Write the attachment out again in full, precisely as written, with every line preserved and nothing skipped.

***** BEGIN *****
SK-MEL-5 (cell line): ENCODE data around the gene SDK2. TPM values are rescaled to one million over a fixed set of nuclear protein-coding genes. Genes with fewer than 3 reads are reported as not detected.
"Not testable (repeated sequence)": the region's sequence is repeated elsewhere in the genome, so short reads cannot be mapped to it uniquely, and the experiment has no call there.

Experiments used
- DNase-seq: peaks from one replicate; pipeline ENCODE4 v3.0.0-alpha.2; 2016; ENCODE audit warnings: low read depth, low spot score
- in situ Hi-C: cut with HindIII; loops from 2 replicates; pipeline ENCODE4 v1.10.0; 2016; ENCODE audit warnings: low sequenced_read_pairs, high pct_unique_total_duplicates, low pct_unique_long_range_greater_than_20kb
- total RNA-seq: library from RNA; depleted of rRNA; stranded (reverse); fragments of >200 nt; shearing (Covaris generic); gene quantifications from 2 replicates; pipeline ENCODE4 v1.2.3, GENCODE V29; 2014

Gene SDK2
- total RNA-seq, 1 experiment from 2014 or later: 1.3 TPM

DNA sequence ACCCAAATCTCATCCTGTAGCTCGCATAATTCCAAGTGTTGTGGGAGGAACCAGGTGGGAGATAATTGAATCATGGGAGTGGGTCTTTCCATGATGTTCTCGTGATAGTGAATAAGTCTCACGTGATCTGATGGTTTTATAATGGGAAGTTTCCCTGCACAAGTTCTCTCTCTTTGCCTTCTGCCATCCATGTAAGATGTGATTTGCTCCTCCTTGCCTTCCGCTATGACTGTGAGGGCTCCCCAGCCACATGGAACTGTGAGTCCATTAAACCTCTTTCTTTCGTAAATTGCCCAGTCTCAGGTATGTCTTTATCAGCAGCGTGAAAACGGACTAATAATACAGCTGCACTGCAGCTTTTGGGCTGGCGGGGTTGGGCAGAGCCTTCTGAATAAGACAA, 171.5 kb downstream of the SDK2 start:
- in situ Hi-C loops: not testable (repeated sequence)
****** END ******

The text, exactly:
SK-MEL-5 (cell line): ENCODE data around the gene SDK2. TPM values are rescaled to one million over a fixed set of nuclear protein-coding genes. Genes with fewer than 3 reads are reported as not detected.
"Not testable (repeated sequence)": the region's sequence is repeated elsewhere in the genome, so short reads cannot be mapped to it uniquely, and the experiment has no call there.

Experiments used
- DNase-seq: peaks from one replicate; pipeline ENCODE4 v3.0.0-alpha.2; 2016; ENCODE audit warnings: low read depth, low spot score
- in situ Hi-C: cut with HindIII; loops from 2 replicates; pipeline ENCODE4 v1.10.0; 2016; ENCODE audit warnings: low sequenced_read_pairs, high pct_unique_total_duplicates, low pct_unique_long_range_greater_than_20kb
- total RNA-seq: library from RNA; depleted of rRNA; stranded (reverse); fragments of >200 nt; shearing (Covaris generic); gene quantifications from 2 replicates; pipeline ENCODE4 v1.2.3, GENCODE V29; 2014

Gene SDK2
- total RNA-seq, 1 experiment from 2014 or later: 1.3 TPM

DNA sequence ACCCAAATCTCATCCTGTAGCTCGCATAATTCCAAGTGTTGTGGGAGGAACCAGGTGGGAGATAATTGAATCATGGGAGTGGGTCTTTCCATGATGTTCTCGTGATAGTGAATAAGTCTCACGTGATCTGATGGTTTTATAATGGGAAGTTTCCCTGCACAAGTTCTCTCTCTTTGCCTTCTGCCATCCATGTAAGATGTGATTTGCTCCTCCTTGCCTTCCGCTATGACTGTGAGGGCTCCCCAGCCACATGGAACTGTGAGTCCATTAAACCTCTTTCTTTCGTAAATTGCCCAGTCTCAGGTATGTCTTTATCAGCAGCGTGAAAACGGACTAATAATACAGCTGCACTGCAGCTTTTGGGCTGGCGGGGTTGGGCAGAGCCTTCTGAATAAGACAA, 171.5 kb downstream of the SDK2 start:
- in situ Hi-C loops: not testable (repeated sequence)